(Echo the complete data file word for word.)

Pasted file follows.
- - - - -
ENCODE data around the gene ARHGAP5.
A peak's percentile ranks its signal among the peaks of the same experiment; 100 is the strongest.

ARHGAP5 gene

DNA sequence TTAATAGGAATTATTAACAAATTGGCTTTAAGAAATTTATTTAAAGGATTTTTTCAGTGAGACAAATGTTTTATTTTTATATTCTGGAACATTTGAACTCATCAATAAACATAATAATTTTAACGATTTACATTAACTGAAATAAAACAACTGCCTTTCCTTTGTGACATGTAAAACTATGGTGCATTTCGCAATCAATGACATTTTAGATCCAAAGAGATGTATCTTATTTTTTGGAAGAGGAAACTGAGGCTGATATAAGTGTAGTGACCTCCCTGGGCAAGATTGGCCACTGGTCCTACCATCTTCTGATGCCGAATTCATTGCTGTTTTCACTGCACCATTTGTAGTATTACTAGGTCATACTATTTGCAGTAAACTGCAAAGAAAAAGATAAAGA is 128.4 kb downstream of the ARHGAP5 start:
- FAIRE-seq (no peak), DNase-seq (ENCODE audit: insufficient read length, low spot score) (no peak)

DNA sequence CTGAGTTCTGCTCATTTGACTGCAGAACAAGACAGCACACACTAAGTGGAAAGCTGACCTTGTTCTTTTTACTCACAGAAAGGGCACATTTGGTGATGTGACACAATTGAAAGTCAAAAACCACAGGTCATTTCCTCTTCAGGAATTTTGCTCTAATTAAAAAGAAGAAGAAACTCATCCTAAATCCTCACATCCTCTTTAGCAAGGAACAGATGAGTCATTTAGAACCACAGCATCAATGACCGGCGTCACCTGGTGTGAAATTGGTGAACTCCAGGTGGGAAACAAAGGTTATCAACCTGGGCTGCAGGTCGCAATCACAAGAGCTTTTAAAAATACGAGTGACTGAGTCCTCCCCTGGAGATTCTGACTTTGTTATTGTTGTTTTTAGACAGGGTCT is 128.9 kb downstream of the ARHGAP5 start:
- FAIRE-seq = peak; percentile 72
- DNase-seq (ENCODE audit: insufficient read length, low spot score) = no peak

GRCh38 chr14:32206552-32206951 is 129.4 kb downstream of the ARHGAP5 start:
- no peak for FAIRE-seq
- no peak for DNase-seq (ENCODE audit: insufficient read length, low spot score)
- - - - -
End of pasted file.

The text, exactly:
ENCODE data around the gene ARHGAP5.
A peak's percentile ranks its signal among the peaks of the same experiment; 100 is the strongest.

ARHGAP5 gene

DNA sequence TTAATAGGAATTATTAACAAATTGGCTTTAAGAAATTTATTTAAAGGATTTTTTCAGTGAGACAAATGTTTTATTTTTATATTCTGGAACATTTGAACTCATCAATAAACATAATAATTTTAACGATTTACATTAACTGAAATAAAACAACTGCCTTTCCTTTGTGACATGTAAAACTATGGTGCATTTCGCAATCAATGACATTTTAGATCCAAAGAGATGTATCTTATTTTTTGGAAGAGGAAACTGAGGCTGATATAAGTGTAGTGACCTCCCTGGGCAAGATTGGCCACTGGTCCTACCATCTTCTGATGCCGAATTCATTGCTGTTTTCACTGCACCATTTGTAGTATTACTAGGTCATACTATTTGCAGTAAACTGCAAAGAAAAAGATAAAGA is 128.4 kb downstream of the ARHGAP5 start:
- FAIRE-seq (no peak), DNase-seq (ENCODE audit: insufficient read length, low spot score) (no peak)

DNA sequence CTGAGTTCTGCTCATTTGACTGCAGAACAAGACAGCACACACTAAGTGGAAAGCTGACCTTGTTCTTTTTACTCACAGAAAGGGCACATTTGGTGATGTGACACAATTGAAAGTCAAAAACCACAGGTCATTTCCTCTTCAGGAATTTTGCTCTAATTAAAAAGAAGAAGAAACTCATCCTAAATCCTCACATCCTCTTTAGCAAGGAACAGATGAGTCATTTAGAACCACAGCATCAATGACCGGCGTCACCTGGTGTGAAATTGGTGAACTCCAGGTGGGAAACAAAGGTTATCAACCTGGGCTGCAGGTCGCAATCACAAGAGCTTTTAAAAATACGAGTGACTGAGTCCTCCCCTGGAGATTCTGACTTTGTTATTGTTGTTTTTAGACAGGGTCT is 128.9 kb downstream of the ARHGAP5 start:
- FAIRE-seq = peak; percentile 72
- DNase-seq (ENCODE audit: insufficient read length, low spot score) = no peak

GRCh38 chr14:32206552-32206951 is 129.4 kb downstream of the ARHGAP5 start:
- no peak for FAIRE-seq
- no peak for DNase-seq (ENCODE audit: insufficient read length, low spot score)